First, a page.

The last decade saw a proliferation of regulators and tribunals. Each scam produced a new one. Later, raw wisdom dawned on the decision makers that tribunalisation had gone too far and their number should be reduced. The tribunals have not substantially lightened the burden on regular courts, which was one of the pious intentions. Moreover, most of those entities are non-functional due to the lack of infrastructure, fund crunch and chronic vacancies of judicial and technical members.

Judges have been speaking about this crisis from different platforms. Now, in three major judgments, they have taken to writing about it. Earlier this month, while upholding the amendment to Insolvency and Bankruptcy Code, a long “post-script” was added to the judgment by three judges of the Supreme Court. In Pioneer Urban Land vs Union Of India, they stated that some “recalcitrant states and Union Territories” have not set up the Real Estate Regulatory Authority and appointed adjudicating officers. The court directed them to do so in three months and file compliance reports. The central government was also directed to file a similar affidavit of compliance on its part. “It is absolutely necessary that the NCLT and the NCLAT are manned with sufficient members to deal with litigation that may arise under the Code generally.”

While these tribunals are comparatively new, the old ones are in dire straits. This is evident from two other recent judgments of the Delhi High Court — one dealing with intellectual property rights and the other with competition law. In Mylan Lab vs Union of India, the complaint was that the company’s stay application regarding a design could not be taken up because of the absence of a technical member in the Intellectual Property Appellate Tribunal (IPAB). The court called for the status of the various tribunals under IPR laws.

According to the status report, IPAB was established in 2003. It hears appeals under the Patents Act, the Copyright Act and the Plant Varieties Protection Act. No technical member (copyright) has been appointed till date. With respect to patents, the post of technical member was lying vacant since May 2016. With respect to trademarks, the post of technical member was lying vacant since December 2018. There is only one technical member relating to plant varieties protection. 

IPAB had also begun to receive Geographical Indication appeals from 2009 and till date only 12 appeals have been disposed of. This was done by an apparent loan system. The technical member of trademarks will join the bench as technical member for hearing the Geographical Indication matters along with the chairman. Even this system does not work well in most IPR cases because either the chairman’s post is vacant or the technical member is not appointed. So there is a logjam in all these IPR appeals.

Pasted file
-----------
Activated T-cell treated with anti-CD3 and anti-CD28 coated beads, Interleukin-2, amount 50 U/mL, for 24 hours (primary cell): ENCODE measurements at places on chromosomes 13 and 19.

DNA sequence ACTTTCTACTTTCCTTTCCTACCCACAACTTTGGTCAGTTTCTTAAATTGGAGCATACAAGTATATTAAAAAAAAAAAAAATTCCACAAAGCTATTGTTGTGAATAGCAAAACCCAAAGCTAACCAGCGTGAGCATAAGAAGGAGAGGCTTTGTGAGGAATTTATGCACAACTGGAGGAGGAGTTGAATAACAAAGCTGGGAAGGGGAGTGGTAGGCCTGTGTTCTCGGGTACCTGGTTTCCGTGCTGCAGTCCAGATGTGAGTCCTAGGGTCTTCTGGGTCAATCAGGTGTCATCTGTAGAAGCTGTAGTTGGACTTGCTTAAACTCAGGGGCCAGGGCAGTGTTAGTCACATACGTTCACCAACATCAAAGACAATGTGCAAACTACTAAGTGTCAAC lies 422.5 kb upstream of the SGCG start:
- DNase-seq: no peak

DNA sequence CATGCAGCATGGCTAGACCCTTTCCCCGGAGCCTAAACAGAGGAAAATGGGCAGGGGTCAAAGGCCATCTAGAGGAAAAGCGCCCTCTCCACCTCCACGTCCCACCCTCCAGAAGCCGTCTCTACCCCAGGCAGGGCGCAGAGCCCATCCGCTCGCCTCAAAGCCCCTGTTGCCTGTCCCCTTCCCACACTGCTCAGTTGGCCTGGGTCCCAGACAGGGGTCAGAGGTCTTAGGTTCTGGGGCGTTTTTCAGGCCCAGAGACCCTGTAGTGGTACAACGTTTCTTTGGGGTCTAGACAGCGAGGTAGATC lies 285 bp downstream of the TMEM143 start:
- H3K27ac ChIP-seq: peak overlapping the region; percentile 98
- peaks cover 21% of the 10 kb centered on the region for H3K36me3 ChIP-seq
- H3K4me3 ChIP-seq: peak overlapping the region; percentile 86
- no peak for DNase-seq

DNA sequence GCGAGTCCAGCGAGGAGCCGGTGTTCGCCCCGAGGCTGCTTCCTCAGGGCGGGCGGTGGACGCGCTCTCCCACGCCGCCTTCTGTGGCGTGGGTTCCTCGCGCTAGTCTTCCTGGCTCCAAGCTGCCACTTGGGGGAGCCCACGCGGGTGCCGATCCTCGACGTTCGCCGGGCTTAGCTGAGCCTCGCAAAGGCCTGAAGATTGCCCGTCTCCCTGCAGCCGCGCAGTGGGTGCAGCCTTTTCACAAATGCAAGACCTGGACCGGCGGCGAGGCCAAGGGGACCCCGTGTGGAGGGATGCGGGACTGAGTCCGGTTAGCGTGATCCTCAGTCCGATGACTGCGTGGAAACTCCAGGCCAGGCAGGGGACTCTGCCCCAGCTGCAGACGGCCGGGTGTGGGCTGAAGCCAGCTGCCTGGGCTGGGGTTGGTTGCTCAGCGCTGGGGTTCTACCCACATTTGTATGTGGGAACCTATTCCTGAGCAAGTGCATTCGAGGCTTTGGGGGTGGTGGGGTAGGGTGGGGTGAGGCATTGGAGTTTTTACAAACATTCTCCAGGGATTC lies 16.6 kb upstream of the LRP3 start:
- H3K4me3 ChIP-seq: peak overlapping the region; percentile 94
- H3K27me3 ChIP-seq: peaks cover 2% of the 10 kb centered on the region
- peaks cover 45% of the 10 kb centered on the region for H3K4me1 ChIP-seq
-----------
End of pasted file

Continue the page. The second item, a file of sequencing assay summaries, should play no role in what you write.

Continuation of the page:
Another judgment of the Delhi High Court dealt with the situation in the Competition Commission of India (CCI). In Cadd Systems vs CCI, a company was accused of cartelisation in a tender to conduct tree census in Pune using GPS. When CCI passed an order against it, the firm moved the high court alleging that the CCI was functioning without a judicial member and was not competent to adjudicate the matter. The plea was rejected because the law has provided a loophole (Section 15) by which CCI can function without a judicial member. This clearly runs counter to various Supreme Court judgments which had asserted that a judicial member is mandatory. However, the court dismissed the challenge observing that “plainly, interdicting CCI from passing final orders would effectively bring its functioning to a standstill”. This ad hocism will repel any corporation which looks for ease of doing business.

There are other quasi-judicial bodies like the consumer forums established in every district in the country but whose coram is never full. In south Delhi, for instance, there is a build-up of final hearing matters because there was no president for nearly two years. One lady gives out the next date of hearing, usually four months hence. The above state of affairs affects both large corporations who want to enter manufacturing sector as well as individual consumer who buys goods and services. The time for bandage solutions or looking the other way is over.

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